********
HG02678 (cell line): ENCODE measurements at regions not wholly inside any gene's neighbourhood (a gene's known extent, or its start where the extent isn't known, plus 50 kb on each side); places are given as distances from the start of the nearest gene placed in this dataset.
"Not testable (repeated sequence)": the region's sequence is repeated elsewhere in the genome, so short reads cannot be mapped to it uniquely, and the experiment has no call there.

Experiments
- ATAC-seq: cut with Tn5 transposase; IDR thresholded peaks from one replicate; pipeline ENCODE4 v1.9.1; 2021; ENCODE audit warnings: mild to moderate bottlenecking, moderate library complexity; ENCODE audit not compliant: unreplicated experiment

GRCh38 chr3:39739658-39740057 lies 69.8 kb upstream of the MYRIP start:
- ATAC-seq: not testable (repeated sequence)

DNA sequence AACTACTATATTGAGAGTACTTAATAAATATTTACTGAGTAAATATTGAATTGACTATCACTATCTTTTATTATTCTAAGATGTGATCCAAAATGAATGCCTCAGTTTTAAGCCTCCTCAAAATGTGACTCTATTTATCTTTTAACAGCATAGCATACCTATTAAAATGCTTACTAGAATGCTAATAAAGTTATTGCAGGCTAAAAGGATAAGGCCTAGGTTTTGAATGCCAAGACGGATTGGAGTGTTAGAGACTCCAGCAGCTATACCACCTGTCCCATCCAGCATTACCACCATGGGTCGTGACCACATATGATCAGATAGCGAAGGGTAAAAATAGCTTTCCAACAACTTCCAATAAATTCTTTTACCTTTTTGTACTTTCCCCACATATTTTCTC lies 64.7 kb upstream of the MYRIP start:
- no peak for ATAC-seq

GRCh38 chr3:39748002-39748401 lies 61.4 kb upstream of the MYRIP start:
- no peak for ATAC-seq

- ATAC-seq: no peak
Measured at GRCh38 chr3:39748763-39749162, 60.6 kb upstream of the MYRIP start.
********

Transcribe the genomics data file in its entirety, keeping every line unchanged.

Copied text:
HG02678 (cell line): ENCODE measurements at regions not wholly inside any gene's neighbourhood (a gene's known extent, or its start where the extent isn't known, plus 50 kb on each side); places are given as distances from the start of the nearest gene placed in this dataset.
"Not testable (repeated sequence)": the region's sequence is repeated elsewhere in the genome, so short reads cannot be mapped to it uniquely, and the experiment has no call there.

Experiments
- ATAC-seq: cut with Tn5 transposase; IDR thresholded peaks from one replicate; pipeline ENCODE4 v1.9.1; 2021; ENCODE audit warnings: mild to moderate bottlenecking, moderate library complexity; ENCODE audit not compliant: unreplicated experiment

GRCh38 chr3:39739658-39740057 lies 69.8 kb upstream of the MYRIP start:
- ATAC-seq: not testable (repeated sequence)

DNA sequence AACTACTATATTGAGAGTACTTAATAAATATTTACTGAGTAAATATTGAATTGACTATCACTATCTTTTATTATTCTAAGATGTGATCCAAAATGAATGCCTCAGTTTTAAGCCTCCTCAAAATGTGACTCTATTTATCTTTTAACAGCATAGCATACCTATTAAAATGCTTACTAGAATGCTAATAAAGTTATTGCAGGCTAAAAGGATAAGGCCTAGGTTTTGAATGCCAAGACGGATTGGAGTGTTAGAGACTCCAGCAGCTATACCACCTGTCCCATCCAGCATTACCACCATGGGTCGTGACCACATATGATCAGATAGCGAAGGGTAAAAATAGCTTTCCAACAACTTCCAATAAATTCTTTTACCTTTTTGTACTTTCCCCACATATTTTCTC lies 64.7 kb upstream of the MYRIP start:
- no peak for ATAC-seq

GRCh38 chr3:39748002-39748401 lies 61.4 kb upstream of the MYRIP start:
- no peak for ATAC-seq

- ATAC-seq: no peak
Measured at GRCh38 chr3:39748763-39749162, 60.6 kb upstream of the MYRIP start.